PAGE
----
The end of an era is an overused phrase, but the demise of Watt Brothers is truly that for Glasgow’s once majestic retail history.

The business in the famous art deco building on Sauchiehall Street, is the last of the family owned department stores established in Glasgow early last century.

As many of the names disappeared either through merger, takeover or closure, Watt Brothers survived and the family also maintained ownership and managerial control.

Sauchiehall Street once wore Glasgow’s retail crown as fashionable ladies and dapper gents shopped in stores whose names are now a memory for the older citizens.

Pettigrew and Stephens was across the road, Daly’s nearby and Copeland and Lye further up the street.

Watt Brothers outlived them all and in later years opened stores across Scotland in retail parks and shopping centres.

In the 90 years the family firm has been in the street other bigger names have come and gone.

The old BHS site is empty after the firm’s collapse, C&A disappeared from Scotland years before and even the newcomers like Dunnes Stores have been a mere fleeting presence in comparison.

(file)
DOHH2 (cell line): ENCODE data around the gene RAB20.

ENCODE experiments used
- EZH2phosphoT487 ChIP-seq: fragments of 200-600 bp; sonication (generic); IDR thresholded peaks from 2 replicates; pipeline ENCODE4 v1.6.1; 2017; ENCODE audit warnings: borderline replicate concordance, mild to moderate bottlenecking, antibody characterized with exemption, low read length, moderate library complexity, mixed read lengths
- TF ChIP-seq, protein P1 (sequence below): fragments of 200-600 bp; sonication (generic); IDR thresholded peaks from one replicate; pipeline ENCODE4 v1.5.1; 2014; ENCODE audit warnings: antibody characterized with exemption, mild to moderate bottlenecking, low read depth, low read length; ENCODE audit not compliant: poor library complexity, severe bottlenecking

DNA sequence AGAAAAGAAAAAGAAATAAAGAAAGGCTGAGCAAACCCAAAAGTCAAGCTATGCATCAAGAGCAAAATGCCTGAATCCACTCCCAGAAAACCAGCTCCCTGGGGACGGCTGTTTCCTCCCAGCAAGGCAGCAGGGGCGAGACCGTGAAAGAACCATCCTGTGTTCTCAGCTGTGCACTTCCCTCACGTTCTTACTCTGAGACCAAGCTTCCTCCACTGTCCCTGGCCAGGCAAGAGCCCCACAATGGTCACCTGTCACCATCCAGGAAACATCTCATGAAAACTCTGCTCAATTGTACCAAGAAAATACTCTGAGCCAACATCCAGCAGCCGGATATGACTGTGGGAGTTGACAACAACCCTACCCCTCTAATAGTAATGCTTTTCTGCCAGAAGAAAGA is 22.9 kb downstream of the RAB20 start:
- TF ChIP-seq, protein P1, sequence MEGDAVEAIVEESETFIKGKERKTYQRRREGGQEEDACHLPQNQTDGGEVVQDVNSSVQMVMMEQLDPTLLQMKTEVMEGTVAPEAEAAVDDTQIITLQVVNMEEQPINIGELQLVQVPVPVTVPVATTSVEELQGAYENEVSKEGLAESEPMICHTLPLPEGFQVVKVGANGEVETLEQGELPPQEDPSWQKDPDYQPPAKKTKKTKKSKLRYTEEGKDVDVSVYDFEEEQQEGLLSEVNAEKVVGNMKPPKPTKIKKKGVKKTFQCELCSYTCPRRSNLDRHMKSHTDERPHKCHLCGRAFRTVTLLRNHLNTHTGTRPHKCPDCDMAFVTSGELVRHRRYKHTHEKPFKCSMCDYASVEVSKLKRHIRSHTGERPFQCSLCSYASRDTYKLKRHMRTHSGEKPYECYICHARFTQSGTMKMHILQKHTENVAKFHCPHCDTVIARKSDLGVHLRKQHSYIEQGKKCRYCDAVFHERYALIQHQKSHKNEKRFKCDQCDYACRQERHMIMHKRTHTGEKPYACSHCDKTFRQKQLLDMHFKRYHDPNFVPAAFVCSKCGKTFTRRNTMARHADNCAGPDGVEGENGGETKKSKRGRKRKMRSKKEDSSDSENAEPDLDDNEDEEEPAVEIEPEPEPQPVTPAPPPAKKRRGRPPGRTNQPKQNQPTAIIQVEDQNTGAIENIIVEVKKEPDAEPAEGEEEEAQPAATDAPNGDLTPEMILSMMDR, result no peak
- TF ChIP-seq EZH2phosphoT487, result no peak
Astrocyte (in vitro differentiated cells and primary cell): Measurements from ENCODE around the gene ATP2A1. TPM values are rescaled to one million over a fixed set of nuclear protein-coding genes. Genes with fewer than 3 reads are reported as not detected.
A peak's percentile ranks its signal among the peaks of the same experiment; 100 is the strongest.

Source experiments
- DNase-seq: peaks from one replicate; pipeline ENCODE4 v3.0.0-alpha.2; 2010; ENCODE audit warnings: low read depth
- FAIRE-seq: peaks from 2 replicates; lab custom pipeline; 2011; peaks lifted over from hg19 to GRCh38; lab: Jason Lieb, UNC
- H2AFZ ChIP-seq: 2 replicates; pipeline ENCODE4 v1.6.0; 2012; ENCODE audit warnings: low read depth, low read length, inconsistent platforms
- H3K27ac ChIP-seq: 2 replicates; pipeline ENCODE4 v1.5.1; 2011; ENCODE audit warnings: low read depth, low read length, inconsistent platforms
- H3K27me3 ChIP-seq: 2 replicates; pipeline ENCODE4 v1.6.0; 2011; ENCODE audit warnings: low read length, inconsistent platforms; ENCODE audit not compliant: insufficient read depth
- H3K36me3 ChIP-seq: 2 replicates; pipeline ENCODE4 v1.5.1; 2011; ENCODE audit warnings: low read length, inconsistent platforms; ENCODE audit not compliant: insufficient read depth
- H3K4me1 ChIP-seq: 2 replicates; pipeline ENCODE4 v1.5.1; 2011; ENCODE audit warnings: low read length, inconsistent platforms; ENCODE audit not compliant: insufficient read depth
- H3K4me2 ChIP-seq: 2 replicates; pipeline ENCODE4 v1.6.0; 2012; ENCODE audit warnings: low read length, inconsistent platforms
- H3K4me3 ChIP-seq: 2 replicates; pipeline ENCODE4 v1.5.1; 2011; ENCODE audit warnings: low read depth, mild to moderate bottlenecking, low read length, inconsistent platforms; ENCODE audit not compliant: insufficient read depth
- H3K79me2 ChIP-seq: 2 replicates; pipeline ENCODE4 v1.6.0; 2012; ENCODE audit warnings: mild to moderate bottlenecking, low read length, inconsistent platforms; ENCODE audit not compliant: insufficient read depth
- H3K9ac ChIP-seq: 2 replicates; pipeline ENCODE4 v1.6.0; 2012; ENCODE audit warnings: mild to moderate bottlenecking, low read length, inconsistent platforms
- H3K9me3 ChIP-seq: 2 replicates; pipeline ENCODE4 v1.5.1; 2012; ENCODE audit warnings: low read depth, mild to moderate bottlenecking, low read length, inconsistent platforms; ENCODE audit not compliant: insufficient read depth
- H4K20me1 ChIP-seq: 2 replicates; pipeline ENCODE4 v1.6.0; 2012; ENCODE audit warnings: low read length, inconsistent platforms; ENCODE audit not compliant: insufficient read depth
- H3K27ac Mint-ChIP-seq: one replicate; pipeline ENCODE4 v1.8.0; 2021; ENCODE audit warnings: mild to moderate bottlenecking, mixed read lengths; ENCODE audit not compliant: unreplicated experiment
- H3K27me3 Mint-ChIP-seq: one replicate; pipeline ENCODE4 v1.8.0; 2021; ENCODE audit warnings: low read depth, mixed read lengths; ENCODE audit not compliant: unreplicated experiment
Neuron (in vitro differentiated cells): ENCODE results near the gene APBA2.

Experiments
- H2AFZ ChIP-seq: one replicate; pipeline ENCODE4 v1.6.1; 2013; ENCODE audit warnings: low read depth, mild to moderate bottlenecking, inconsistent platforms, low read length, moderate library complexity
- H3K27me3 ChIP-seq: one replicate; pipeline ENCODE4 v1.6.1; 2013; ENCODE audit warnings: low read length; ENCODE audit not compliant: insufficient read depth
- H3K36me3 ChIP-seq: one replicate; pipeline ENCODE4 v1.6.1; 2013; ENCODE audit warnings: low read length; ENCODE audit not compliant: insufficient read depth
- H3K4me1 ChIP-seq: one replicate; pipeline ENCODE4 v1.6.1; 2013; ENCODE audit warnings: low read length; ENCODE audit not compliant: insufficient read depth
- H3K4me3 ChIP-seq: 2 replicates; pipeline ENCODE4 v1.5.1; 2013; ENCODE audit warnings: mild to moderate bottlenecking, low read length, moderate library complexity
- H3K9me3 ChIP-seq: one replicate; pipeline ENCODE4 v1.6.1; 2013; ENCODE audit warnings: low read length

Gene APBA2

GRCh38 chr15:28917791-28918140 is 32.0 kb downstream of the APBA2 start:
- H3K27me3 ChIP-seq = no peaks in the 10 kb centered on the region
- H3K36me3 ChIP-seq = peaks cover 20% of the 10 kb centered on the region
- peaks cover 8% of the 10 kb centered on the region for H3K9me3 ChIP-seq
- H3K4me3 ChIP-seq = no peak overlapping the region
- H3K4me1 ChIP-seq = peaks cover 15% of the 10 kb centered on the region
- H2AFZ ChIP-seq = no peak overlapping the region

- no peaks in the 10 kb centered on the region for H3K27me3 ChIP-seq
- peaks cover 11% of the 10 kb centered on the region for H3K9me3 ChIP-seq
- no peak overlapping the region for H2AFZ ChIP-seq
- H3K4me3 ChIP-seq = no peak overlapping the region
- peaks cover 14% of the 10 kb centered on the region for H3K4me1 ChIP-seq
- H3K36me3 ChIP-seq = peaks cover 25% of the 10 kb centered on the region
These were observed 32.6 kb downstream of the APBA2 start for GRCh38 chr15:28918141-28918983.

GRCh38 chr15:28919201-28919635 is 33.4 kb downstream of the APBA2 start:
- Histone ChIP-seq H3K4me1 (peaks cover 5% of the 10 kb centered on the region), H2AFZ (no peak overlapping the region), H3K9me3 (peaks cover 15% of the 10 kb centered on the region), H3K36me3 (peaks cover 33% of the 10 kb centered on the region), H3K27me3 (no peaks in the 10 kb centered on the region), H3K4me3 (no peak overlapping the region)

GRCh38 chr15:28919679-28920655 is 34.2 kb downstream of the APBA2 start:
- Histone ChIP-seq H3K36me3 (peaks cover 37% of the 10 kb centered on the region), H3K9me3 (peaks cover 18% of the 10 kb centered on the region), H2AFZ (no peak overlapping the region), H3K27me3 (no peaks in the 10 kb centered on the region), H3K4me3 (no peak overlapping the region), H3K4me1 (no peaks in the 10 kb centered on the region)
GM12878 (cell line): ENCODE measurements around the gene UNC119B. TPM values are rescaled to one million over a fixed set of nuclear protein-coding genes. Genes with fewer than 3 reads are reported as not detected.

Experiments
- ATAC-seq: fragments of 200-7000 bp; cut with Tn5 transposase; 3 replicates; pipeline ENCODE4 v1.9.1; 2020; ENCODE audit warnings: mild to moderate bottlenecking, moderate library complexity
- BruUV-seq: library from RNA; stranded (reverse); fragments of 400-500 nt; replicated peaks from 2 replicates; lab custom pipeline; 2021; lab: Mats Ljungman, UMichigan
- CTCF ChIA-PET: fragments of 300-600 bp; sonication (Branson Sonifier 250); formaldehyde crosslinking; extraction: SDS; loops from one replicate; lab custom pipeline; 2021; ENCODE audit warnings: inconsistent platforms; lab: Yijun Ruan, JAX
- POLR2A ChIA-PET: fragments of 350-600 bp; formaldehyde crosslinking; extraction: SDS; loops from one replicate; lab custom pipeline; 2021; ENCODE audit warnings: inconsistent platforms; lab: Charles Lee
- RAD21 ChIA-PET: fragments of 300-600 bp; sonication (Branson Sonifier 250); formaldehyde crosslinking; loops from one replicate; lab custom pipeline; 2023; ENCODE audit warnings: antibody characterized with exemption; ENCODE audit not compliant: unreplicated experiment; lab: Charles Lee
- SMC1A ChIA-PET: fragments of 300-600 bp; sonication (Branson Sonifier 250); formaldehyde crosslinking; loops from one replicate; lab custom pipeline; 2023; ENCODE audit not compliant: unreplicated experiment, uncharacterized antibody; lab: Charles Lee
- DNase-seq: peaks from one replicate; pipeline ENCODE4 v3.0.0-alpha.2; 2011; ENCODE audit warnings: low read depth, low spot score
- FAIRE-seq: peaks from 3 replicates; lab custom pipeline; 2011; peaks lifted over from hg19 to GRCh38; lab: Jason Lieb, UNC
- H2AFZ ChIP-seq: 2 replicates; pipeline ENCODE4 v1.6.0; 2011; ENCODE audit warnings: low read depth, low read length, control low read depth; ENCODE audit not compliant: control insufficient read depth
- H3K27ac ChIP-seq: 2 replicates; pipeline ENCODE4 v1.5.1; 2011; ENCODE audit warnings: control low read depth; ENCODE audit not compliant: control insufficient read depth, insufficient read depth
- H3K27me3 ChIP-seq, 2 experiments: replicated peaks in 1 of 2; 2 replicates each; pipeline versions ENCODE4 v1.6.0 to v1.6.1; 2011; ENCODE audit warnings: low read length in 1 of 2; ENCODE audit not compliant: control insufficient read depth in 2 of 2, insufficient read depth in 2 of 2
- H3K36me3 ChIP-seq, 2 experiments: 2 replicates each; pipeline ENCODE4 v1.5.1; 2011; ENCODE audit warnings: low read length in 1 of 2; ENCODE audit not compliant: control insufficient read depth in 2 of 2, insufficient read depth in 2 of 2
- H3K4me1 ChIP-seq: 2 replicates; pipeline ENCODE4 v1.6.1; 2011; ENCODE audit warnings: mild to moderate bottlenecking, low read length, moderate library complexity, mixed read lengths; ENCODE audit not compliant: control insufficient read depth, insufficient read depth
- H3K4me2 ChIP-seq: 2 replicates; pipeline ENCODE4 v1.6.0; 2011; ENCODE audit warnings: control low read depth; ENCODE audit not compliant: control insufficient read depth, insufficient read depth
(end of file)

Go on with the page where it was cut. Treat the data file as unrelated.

Watt Brothers is a Glasgow story of a family business growing from a single drapery shop into a well known and much loved institution.

As much a recognisable part of the city’s history as the cone on top of Wellington’s head.

Allan Watt began the venture as a drapery business in the latter years of the 19th century and opened a shop in Elmbank Street..

The store known to Glaswegians today was opened in 1915 when Watt Brothers was founded as a department store and for decades would complement and compete with the dozens already in in the city centre.

In the 1920s the store was extended to six floors in the elegant and ornate style of the time.

As the other names disappeared Watt Brothers remained at the corner of Sauchiehall Street and Hope Street and the still family owned firm expanded opening ten more stores in Scotland.